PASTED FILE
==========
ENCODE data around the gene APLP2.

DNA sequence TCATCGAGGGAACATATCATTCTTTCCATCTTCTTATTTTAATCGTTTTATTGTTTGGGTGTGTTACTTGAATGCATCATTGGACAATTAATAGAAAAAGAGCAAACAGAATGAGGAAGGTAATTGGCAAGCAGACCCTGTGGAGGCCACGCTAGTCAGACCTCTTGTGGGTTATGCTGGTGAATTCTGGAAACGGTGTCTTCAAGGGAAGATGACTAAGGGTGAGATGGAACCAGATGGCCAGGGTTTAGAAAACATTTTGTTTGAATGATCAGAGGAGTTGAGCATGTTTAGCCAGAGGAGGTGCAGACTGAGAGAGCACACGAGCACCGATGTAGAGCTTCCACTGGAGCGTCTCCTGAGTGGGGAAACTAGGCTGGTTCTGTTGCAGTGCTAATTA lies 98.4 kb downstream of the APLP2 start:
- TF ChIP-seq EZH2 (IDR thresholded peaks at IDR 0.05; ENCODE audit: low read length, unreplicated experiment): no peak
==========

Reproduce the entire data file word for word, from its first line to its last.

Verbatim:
ENCODE data around the gene APLP2.

DNA sequence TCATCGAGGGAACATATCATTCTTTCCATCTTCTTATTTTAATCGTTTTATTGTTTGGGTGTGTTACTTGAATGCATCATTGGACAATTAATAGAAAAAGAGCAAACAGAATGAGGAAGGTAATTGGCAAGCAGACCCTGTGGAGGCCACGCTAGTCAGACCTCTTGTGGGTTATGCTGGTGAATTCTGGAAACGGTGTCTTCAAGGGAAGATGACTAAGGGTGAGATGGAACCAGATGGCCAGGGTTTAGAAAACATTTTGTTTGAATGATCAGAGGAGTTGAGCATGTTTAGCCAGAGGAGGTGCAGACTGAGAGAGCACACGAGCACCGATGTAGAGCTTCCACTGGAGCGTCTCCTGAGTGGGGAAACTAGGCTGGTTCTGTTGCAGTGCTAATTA lies 98.4 kb downstream of the APLP2 start:
- TF ChIP-seq EZH2 (IDR thresholded peaks at IDR 0.05; ENCODE audit: low read length, unreplicated experiment): no peak